February 14, 2020
A Love Story: From Residency to Professional Practice
A story by Zoheb Shaikh, MD, Internal Medicine, and Bahishta Yaqubi, MD, Internal Medicine, Sound Physicians
Love surfaces in unexpected places and at unexpected times. Our story reflects this, and we hope it inspires physicians and couples around Valentine’s Day.
We met in Brooklyn. It was our second year of residency and we had the night shift. The work was difficult, the schedule was challenging, and we were in the thick of training for our current clinician roles. During residency, it’s important to lean on people who understand the life-altering transition you’re in, that act as a sounding board through ups and downs, and who listen when you’re frustrated or emotionally drained from cases. Completing it together provided a solid base for our friendship, our relationship, and now our marriage.
“We were always there for one another and developed a strong respect that came along with being on the same level. It would have been harder to understand each other if we were on different levels,” Dr. Shaikh says.
As we became attendings, we discovered that our work and patient interaction was different. To carve out consistent, considerable time during shifts was unrealistic—especially when cases took longer or had a surprising turn, which is likely when treating nearly 20 patients each day. We realized it was better to operate more independently while at the hospital and focus on connecting during the evenings or days off.
We request similar schedules and support one another as best we can during shifts—a practice that will be important as we grow our family and relationship. During days off, we travel, spend time with family and friends, and occasionally study or immerse ourselves in medical trainings, books, and resources to stay current. Boundaries are key, so occasionally we agree to quickly share the most frustrating part of our day, which helps ease tension, but then we move on.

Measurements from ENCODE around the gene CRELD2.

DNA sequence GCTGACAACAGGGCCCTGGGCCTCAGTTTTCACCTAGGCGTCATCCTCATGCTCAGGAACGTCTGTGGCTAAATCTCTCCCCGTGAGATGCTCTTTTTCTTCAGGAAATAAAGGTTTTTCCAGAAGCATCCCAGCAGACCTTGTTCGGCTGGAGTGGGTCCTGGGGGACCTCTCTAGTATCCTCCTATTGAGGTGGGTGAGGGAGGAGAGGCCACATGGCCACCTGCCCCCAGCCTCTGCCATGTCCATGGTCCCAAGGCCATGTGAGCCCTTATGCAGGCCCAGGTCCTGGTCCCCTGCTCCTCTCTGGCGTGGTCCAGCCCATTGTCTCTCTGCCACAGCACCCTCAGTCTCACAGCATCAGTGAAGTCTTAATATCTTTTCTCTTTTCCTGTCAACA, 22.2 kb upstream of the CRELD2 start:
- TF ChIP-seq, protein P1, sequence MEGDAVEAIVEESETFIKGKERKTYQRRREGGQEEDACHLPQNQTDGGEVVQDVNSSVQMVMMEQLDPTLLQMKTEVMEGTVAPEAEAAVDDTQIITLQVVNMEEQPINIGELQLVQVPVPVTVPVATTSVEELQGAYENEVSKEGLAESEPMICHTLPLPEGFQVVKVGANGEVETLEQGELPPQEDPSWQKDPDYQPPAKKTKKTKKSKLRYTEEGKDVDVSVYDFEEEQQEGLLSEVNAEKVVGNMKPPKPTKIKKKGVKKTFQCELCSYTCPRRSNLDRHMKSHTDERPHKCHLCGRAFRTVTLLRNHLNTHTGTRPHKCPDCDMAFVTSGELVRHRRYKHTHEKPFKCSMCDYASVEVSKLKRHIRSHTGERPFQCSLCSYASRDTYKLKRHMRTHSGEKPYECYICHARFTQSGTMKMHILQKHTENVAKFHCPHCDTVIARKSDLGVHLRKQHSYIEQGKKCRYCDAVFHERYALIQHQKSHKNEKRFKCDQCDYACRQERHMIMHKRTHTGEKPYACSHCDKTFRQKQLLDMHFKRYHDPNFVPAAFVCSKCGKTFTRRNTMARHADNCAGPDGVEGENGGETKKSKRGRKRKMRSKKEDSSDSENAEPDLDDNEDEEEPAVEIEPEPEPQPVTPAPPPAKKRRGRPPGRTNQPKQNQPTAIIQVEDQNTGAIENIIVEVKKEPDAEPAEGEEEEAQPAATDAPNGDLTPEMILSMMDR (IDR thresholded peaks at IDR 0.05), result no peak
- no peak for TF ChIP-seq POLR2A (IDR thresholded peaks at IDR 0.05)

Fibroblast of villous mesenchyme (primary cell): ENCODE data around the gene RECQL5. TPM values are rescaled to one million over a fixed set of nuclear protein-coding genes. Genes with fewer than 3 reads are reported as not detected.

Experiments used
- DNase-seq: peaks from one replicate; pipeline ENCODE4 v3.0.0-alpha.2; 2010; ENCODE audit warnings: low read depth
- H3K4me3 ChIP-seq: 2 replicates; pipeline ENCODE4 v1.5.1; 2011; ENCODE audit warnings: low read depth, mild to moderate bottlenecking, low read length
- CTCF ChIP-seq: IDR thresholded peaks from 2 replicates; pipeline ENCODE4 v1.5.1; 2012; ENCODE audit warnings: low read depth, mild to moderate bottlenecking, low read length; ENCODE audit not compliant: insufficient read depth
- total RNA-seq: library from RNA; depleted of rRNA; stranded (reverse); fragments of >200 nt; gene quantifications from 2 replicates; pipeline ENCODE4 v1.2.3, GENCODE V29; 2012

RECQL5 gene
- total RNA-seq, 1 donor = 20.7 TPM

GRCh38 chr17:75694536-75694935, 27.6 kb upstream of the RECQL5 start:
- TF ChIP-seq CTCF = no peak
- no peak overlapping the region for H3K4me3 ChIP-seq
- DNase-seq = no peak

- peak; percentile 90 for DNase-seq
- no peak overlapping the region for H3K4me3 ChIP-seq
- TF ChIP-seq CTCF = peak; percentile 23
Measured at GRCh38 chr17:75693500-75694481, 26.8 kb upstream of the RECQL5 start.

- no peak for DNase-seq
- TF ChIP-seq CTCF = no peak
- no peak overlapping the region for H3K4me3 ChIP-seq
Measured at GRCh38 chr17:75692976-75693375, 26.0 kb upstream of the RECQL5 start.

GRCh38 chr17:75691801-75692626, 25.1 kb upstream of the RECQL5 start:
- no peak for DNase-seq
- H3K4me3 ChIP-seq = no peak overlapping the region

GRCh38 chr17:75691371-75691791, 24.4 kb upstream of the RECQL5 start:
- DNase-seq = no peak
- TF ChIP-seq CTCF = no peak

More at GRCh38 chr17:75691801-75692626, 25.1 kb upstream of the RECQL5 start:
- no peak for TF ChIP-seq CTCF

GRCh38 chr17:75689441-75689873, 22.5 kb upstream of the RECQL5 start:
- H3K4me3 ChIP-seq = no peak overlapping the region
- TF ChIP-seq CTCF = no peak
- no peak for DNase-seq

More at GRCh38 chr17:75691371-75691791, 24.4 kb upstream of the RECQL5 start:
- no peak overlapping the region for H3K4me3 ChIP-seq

“We’re respectful and don’t undermine each other’s opinions even when we don’t see eye-to-eye,” Dr. Yaqubi says.
What’s been essential all along is honesty and transparency maintained through strong, open communication about our work, our finances, our fears, and future expectations. No relationship is perfect, but self-reflecting and being cognizant of how our moods and actions affect the other person truly helps. Remembering the individual qualities that also attracted us—kindness, selflessness, acceptance, and being easy-going, to name a few—helps us stay grounded in our relationship with each other, our families, friends, and patients or their families.
The last year has been rewarding personally and professionally for our relationship. We await the arrival of our first child in March and can’t wait. And our last year with Sound Physicians was marked with accomplishments that include Sound Physicians’ monthly Core Value Award for Hospital Consumer Assessment of Healthcare Providers and Systems (HCAHPS), Service and Geometric Mean Length of Stay (GMLOS) , recognizing our patient work and dedication. It’s possible to have successful, personal relationships in the dynamic, sometimes stressful, high-impact healthcare environment. We never expected to find love while practicing medicine, but we’re grateful that we did.